Hackers refute; Data Released on Dark Web
Finally, tech giant Cisco confirmed a recent data leak that occurred in May. The Chinese ransomware gang, “Yanluowang” is the culprit behind the stolen data that was retrieved from the company’s private network. But the reported cyber attack, according to Cisco, is not as devastating, as the hijack has no meaningful effect on the company’s core operation.
Further details about the leak released by the company’s initial assessment; states the hack has no damaging impact on Cisco products or services. Also, there were no identifiable effects on sensitive data of customers and employees, as well as intellectual property, or supply chain operations.
However, on September 11, 2022, the hackers again posted a list of file names from the Cisco security breach to the dark web. With the second publication, the threat actors published the actual contents of the same files to the same location – based on previous identification and disclosure.
Apparently, while Cisco denied the effect of the latest hack on its network; it clearly shows that the Yanluowang ransomware gang infiltrated and breached its network. Analytical reports highlighted that the hackers gain entrance through a Cisco employee VPN account. Most of the stolen data consisted of non-sensitive files from the employee’s inbox folder. However, according to the company, the hack was halted before Yanluowang even had a chance to encrypt its systems.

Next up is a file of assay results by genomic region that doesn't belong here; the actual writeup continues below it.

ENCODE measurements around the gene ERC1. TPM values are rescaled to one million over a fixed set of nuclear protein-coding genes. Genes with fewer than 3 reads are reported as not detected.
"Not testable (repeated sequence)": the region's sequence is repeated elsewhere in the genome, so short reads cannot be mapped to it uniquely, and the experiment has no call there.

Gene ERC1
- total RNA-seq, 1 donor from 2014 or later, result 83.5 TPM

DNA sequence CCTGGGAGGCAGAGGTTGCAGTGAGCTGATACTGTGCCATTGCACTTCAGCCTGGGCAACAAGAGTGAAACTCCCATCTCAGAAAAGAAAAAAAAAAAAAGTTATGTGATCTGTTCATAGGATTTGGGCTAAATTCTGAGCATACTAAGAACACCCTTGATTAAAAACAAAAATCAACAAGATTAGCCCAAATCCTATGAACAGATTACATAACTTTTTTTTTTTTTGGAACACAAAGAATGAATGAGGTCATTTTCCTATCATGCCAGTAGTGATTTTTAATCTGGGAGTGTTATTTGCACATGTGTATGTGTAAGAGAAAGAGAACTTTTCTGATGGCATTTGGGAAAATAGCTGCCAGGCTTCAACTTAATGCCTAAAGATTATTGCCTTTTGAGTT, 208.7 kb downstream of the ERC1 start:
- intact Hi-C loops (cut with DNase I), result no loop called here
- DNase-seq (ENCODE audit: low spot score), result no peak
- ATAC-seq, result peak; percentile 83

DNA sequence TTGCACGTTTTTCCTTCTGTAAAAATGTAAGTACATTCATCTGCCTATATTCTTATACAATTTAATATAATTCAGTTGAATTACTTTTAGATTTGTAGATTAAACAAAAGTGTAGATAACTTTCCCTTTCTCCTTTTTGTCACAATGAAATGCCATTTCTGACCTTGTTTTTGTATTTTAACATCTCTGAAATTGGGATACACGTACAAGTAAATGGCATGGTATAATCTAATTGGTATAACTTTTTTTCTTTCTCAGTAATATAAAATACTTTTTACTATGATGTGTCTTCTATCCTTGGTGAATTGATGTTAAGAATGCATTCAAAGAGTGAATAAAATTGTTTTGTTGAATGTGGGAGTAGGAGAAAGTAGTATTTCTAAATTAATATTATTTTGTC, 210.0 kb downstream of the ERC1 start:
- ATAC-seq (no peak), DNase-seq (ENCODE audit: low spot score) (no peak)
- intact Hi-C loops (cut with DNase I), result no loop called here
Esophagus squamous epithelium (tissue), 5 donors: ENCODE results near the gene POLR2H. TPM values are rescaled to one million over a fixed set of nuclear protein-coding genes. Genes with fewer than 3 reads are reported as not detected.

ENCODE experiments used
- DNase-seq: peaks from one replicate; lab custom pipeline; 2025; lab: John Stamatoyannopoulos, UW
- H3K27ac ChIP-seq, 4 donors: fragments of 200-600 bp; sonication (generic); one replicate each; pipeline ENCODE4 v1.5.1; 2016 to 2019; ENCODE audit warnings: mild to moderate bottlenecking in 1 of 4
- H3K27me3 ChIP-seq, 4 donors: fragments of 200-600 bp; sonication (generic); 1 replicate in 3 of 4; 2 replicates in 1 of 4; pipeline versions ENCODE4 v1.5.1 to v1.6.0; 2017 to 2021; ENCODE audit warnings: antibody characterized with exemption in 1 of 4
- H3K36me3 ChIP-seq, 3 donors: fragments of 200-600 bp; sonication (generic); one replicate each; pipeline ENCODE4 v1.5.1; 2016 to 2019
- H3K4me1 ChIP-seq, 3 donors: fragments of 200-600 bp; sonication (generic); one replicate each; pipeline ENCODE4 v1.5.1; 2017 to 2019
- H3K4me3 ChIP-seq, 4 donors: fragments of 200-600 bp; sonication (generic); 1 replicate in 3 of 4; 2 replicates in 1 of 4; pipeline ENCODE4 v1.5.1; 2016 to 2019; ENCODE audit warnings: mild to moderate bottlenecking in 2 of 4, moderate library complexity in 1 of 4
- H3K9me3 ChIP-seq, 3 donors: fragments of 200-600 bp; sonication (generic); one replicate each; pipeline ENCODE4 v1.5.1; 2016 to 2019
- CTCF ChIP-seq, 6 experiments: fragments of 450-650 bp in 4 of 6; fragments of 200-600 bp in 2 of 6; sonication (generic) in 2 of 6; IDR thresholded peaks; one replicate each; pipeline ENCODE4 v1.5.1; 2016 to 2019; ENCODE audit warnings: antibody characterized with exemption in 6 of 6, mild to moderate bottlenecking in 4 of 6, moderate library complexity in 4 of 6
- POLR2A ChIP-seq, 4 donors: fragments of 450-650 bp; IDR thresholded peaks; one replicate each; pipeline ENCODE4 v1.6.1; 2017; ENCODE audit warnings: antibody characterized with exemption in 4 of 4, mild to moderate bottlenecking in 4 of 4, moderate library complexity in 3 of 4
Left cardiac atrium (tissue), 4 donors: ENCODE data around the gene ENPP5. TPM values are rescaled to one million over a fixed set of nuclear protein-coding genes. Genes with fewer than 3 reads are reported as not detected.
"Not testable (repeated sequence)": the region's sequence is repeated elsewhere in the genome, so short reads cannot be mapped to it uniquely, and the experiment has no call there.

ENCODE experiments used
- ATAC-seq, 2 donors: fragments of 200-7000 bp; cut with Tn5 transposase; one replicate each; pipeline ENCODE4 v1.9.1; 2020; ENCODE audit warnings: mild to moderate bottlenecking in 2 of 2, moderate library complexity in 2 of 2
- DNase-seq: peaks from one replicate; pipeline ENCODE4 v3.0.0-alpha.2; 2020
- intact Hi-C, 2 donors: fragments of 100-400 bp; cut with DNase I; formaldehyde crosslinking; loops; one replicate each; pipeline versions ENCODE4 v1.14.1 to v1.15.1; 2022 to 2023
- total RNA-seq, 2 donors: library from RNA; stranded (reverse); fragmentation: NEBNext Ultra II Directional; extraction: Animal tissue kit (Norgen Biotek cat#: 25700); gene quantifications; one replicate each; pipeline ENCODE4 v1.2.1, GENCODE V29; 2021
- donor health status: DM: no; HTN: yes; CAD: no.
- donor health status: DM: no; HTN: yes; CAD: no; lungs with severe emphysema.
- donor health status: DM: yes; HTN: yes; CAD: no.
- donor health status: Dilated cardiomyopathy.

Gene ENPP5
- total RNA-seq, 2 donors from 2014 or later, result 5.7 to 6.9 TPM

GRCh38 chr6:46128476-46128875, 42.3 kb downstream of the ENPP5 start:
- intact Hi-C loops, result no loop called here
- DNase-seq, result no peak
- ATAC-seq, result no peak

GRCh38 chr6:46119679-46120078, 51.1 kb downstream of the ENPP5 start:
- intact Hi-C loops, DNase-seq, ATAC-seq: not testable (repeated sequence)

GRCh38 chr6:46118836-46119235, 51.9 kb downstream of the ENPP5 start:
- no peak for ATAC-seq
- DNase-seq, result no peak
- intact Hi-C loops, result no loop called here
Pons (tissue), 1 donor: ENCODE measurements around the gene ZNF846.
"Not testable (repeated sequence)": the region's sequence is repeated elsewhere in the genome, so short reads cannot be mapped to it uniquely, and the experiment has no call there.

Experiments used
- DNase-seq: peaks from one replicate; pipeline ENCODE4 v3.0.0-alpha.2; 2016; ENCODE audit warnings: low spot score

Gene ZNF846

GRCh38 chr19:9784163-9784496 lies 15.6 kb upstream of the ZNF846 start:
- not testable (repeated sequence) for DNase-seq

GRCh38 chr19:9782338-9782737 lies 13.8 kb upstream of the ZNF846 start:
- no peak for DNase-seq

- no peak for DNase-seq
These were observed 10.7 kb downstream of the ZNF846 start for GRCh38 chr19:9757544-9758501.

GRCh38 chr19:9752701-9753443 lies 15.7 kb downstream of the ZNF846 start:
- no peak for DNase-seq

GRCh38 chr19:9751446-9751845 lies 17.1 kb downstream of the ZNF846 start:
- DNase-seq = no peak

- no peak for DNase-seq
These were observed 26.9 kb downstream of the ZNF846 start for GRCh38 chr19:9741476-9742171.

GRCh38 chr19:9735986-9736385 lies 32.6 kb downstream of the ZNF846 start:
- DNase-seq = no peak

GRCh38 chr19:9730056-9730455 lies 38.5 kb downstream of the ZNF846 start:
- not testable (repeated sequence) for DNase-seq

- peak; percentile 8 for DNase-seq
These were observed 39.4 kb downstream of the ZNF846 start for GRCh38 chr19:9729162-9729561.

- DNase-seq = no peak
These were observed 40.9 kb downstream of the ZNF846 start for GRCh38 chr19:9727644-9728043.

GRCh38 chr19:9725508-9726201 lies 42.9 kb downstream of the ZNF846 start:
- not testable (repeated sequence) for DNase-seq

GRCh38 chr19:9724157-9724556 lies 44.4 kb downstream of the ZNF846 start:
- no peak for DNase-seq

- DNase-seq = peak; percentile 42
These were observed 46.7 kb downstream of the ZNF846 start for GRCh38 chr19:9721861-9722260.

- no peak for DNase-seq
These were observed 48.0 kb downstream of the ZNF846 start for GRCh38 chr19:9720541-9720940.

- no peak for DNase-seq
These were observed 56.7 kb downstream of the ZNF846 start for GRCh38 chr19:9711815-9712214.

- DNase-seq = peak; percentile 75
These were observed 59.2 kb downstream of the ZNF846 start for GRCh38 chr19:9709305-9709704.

FiveHands and Evil Corp Attacks
Meanwhile, the strange hacking saga gets a little foggy, with Yanluowang’s leader rebuffing Cisco’s claims. According to the hacking group’s leader, they successfully stole thousands of files totaling 55GB, which includes classified documents, technical schematics, and even some of the tech company’s source codes. And while the hackers released no solid evidence to back up their claim, a single screenshot of what resembles a development system was revealed by the Chinese hackers.
For now, the reason why the criminal hackers’ claims cannot be easily shot down is largely due to researchers at cybersecurity firm eSentire. The cyber security team had published hacking evidence, which links Cisco to the FiveHands ransomware (UNC2447). In addition, the prime suspects, Yanluowang, “Evil Corp” (UNC2165), indeed breached Cisco’s network.
And so the mystery continues with Cisco’s denial of the recent hack done in May. The tech giant still refutes the notion that hackers from the dark web accessed, much less exfiltrated any source code from its private database.